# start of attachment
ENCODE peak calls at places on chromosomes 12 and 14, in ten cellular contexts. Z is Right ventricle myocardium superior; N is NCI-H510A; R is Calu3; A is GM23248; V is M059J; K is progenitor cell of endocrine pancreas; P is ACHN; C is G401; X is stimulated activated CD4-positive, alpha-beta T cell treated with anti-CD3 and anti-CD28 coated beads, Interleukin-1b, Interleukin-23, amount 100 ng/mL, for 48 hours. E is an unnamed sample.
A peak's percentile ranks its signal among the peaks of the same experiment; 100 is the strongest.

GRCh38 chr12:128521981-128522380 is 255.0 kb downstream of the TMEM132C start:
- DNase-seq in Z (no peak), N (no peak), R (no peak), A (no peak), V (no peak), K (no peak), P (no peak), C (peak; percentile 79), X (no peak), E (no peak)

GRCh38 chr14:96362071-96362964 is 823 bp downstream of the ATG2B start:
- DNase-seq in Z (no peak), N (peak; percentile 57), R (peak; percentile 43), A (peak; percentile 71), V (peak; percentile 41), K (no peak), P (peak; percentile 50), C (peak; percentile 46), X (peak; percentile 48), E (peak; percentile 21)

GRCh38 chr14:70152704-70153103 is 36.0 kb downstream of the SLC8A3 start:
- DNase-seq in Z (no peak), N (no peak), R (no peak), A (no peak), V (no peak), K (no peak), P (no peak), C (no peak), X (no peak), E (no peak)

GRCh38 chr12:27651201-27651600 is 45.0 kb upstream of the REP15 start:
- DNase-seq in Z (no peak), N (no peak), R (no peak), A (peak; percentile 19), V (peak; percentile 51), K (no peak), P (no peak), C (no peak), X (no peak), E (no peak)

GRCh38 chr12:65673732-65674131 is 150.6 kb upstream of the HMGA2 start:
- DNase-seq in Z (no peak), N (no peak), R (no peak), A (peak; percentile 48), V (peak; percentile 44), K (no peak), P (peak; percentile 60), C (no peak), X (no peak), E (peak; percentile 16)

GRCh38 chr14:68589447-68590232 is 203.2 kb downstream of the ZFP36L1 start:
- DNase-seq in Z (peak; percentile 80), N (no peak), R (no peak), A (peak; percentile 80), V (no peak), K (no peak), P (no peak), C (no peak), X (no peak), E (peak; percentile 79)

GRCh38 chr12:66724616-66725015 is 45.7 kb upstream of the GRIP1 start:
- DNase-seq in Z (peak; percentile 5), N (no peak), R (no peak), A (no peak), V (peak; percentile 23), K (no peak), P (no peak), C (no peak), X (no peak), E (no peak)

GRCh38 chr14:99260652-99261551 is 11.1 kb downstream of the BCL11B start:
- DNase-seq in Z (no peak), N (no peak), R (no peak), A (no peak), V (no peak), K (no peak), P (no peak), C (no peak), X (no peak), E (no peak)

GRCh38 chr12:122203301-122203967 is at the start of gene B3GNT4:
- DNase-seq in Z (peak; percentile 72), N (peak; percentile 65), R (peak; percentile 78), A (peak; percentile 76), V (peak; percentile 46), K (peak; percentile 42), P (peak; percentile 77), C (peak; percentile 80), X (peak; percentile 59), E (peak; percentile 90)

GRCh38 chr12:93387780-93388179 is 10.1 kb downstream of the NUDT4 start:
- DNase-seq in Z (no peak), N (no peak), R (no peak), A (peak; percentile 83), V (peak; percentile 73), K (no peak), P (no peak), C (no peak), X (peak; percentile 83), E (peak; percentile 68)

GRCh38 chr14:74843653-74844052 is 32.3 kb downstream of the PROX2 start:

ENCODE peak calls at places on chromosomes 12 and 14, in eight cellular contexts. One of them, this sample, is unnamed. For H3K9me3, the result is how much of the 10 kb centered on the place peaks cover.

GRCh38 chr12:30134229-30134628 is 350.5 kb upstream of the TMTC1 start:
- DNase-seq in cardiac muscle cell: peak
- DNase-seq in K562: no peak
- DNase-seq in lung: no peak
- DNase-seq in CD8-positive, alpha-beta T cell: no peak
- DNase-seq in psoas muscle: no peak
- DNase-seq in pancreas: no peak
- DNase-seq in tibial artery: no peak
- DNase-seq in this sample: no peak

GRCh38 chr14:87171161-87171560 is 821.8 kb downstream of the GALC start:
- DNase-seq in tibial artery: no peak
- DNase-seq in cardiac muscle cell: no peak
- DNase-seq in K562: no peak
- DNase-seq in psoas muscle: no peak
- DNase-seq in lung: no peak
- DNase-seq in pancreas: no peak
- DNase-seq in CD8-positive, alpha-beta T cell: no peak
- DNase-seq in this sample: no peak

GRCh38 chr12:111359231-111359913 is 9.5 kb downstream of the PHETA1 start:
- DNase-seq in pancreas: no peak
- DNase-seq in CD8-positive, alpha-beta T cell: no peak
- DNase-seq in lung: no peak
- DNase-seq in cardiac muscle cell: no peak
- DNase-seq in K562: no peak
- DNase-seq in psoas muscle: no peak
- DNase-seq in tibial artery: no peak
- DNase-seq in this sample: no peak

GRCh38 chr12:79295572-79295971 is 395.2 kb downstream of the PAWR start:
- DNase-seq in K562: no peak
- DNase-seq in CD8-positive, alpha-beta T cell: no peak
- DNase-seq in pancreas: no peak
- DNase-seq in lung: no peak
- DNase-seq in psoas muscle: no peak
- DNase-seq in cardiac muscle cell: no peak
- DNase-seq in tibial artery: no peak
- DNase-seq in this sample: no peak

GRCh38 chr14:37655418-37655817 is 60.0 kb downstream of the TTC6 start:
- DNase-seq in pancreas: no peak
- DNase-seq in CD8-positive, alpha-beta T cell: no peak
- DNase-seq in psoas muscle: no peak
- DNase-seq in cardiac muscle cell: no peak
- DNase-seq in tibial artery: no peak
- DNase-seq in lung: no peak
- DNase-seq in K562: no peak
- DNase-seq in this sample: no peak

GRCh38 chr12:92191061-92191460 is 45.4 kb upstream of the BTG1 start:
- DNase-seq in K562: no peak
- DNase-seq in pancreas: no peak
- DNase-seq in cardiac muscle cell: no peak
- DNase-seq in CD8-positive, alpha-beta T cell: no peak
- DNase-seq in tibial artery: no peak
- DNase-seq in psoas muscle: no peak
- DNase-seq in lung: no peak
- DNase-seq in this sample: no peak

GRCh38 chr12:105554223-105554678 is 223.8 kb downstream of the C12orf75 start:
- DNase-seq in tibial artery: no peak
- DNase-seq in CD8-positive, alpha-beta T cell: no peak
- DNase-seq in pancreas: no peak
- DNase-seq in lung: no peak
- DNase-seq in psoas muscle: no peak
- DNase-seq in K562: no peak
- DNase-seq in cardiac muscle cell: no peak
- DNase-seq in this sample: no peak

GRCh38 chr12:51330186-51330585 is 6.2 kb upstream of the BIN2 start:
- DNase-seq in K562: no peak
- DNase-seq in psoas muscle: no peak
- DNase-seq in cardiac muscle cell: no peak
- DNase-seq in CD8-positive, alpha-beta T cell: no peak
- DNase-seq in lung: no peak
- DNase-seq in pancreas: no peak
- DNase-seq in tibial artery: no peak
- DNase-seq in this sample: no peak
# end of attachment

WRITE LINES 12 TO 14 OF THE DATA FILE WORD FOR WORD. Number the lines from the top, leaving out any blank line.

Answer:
- DNase-seq in Z (no peak), N (no peak), R (no peak), A (peak; percentile 48), V (peak; percentile 44), K (no peak), P (peak; percentile 60), C (no peak), X (no peak), E (peak; percentile 16)

GRCh38 chr14:68589447-68590232 is 203.2 kb downstream of the ZFP36L1 start:
- DNase-seq in Z (peak; percentile 80), N (no peak), R (no peak), A (peak; percentile 80), V (no peak), K (no peak), P (no peak), C (no peak), X (no peak), E (peak; percentile 79)